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Creative community at Salford's Islington Mill

Islington Mill is a central part of Salford’s cultural profile, but this distinctive and attractive space for work, life and play is more unconventional than many of Manchester’s art complexes. Owned by an artist whose primary objective is the creativity he invests in the Mill and its occupants, over a fifteen year period this social and cultural project has been incubating the emerging talent that in turn sustains the area.

If you didn’t know what you were looking for, it would be easy to miss or misunderstand Islington Mill, a unique arts centre almost hiding in plain sight at the northern-most edge of Ordsall, City of Salford.

At first glance it is a huge, slightly imposing red brick building with a giant, sturdy front door, a former Victorian cotton-spinning mill that rises several storeys high and flanks the pavement on a quiet road, close to the busy Chapel Street thoroughfare. However, Islington Mill is the name of more than just a physical place, it is, according to its website "the product of a singular dream to form a network of artists around the shared goal of living and working as freely and creatively as possible.”

Simultaneously an arts organisation, an experiment in inter-disciplinary practice and project in urban living, the website names it “an open-source environment” in which no distinction is made between work and play, outcome and process, chaos and control, Islington Mill is a space that embraces many disciplines.

The cultural community based there focuses on production and experimentation in and across diverse art forms, including practices from outside the ‘formal’ cultural economy like record labels, clubnights and fanzine publishing. Using the words radical and subversive, the description seems to be of an organisation that is DIY, unconventional and highly politicised, inspired by punk and the Situationist movement.

An open-source environment in which no distinction is made between work and play, outcome and process, chaos and control, Islington Mill is a space that embraces many disciplines.

That this improbable empire exists at all is due to Bill Campbell, who moved into Islington Mill after graduating from Central St Martins and then spent four years raising the money to eventually buy the building in 2000. He has lived at the site ever since. Bill says he didn’t set out to be a property developer, indeed the Mill is relatively undeveloped, but his taking ownership of the building has ensured that the cultural community there could not be displaced or their workspaces demolished.

The regeneration environment of the mid 1990s presented a threat to studio-based practices and forms of creative experimentation that required space to develop, as developers were buying up all the property in low value and low demand areas formerly used by artists.

This problem was identified in the 2009 Salford Central Development Framework, which found that developers and speculators had acquired a number of sites in the Chapel Street area but were “unable, unwilling or uninterested in bringing forward actual schemes for development”. Bill says he felt very strongly that “[the building] should be secured and not turned into apartments, once it becomes apartments it never goes back”. In Salford at least, artists will not be expelled by rising property values.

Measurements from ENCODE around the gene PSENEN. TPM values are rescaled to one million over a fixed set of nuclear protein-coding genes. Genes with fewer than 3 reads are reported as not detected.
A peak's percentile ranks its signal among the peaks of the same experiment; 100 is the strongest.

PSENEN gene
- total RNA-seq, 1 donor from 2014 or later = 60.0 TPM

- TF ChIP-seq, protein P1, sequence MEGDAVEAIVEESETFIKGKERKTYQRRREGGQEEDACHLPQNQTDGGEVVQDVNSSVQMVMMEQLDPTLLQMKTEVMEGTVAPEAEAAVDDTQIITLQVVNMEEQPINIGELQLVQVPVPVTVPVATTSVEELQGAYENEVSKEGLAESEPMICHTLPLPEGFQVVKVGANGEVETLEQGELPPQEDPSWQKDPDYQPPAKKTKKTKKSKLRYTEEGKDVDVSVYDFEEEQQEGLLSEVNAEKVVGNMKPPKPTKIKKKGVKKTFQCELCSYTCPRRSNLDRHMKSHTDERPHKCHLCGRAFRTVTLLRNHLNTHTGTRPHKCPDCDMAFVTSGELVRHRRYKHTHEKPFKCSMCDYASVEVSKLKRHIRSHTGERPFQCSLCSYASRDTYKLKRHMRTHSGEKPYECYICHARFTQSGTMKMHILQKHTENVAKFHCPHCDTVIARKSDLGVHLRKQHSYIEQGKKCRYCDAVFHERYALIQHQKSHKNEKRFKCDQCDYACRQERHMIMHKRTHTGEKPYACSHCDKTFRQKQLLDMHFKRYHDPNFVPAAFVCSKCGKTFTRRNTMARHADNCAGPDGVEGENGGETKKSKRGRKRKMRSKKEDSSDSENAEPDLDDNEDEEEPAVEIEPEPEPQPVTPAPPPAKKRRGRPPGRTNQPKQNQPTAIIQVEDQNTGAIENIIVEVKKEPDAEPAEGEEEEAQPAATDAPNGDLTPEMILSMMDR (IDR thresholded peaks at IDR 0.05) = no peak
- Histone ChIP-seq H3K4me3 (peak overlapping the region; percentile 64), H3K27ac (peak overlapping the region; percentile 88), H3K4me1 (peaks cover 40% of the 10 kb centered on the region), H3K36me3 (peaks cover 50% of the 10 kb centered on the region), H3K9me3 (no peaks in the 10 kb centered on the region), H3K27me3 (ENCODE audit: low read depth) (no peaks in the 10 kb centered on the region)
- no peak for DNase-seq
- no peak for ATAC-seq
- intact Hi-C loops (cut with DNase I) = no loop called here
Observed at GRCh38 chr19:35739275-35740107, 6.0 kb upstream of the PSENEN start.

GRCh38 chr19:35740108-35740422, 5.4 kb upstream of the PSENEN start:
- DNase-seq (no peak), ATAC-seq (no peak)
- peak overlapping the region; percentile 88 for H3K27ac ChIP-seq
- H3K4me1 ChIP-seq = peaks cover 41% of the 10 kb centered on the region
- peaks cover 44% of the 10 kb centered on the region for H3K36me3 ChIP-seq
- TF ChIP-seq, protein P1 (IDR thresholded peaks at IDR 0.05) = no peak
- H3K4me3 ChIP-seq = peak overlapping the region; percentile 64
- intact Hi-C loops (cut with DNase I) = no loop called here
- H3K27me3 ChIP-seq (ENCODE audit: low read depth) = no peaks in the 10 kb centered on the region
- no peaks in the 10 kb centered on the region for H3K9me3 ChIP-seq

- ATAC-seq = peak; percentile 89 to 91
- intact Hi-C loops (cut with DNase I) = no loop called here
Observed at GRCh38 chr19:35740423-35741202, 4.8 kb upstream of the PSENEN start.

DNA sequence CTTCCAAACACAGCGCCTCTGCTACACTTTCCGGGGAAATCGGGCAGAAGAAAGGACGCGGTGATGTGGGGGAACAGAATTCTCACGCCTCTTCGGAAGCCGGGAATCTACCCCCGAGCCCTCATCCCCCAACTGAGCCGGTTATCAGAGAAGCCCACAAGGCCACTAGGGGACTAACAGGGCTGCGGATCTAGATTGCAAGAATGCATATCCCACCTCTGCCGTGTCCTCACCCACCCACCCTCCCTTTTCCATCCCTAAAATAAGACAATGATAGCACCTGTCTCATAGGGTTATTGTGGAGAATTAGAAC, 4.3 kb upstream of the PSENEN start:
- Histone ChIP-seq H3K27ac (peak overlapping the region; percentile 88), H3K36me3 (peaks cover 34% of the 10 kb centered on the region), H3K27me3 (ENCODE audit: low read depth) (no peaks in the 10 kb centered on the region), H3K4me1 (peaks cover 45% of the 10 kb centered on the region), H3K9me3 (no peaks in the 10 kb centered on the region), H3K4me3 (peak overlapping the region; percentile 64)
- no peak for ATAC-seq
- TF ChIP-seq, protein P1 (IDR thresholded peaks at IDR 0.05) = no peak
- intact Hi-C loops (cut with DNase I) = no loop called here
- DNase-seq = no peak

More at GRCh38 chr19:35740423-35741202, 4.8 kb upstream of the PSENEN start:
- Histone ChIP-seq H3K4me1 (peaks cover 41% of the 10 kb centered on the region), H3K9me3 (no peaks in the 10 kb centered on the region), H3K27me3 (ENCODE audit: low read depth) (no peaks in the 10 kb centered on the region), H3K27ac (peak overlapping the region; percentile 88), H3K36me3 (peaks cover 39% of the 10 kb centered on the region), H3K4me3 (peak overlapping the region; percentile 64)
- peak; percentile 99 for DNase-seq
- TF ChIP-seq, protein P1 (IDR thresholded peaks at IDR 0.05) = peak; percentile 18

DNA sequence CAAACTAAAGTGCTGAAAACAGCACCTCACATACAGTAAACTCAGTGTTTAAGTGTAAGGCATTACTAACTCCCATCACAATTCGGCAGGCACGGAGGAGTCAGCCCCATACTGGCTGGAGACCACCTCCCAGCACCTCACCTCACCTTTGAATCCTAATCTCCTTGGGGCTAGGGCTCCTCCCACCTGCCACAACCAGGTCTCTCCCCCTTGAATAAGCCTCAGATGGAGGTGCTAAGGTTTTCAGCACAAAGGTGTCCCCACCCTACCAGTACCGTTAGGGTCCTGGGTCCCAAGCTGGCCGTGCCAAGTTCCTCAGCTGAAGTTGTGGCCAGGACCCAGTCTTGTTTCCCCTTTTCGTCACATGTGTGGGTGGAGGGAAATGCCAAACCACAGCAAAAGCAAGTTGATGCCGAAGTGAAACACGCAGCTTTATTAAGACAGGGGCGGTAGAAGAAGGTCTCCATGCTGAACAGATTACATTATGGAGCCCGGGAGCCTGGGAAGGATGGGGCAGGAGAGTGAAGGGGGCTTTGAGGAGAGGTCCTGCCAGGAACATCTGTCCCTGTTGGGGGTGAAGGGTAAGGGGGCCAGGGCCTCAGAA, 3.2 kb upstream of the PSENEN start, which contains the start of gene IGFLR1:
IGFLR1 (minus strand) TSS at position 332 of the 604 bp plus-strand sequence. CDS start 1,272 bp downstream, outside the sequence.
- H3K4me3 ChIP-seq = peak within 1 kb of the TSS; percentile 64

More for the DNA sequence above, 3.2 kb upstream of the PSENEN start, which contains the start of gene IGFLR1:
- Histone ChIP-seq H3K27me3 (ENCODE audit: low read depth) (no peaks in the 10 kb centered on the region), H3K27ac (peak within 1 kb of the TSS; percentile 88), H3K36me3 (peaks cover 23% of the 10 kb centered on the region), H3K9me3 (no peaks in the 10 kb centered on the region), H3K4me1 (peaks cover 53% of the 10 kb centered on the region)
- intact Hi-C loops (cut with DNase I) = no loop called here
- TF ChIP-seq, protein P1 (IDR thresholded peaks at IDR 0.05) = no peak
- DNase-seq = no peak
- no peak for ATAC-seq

Islington Mill is a place that appeals to different people at different times depending on the activity or who they are partnering. Its methods and programmes are intuitive. Bill says that at the start he simply asked himself “what are the things I want to help me be more creative, and to help facilitate what I would like to do, what are the things that I feel like I need around me”? He questioned existing models for the cultural sector, looking instead for an appropriate and workable solution with the necessary infrastructure to give it a long term and independent future.

It’s not just a collective site for creative businesses, it is a living network of artists with strong internal relations and it survives on a mix of private and public funding. Studios offered at attractive rents provide some of the Mill’s income, and with natural light and heating included as standard and available on a simple rolling contract with one month’s notice and one month’s deposit they are an unbeatable offer for micro-businesses, who also benefit from necessary wifi, fire doors and so on.

Funded artist's residencies at the Mill offer the possibility of more risky R&D and experimentation, some artists are supported by individual philanthropists and the Mill has local, regional, national and international partners.

The residencies also create opportunities in which artists and producers respond to or reference Islington and the surrounding area, producing new meanings and articulations of Salford’s intrinsic culture which ultimately contribute, via culture’s global flows and exchanges, to the international image of the city and the Manchester region. ‘Excellence’ is the focus for many cultural production organisations (ie. Manchester International Festival). Where Islington Mill is strongest is home-grown culture arising from a commitment to production and experimentation, work which may then go on to be shown as ‘excellence’ elsewhere.

Artists or creative collaborators may stay for a day, for a week, a month or much longer, because of the turnover or move-through of people, continuity can be hard to establish but each new member brings their own ideas and energy.

There is varied programme of gallery shows, classes and activities on offer at the Mill which has recently included yoga, Afrocuban music workshops, life drawing, artists' talks, bric-a-brac sales and film screenings. On Record Store Day in April they hosted a pop up record shop with local labels selling new music.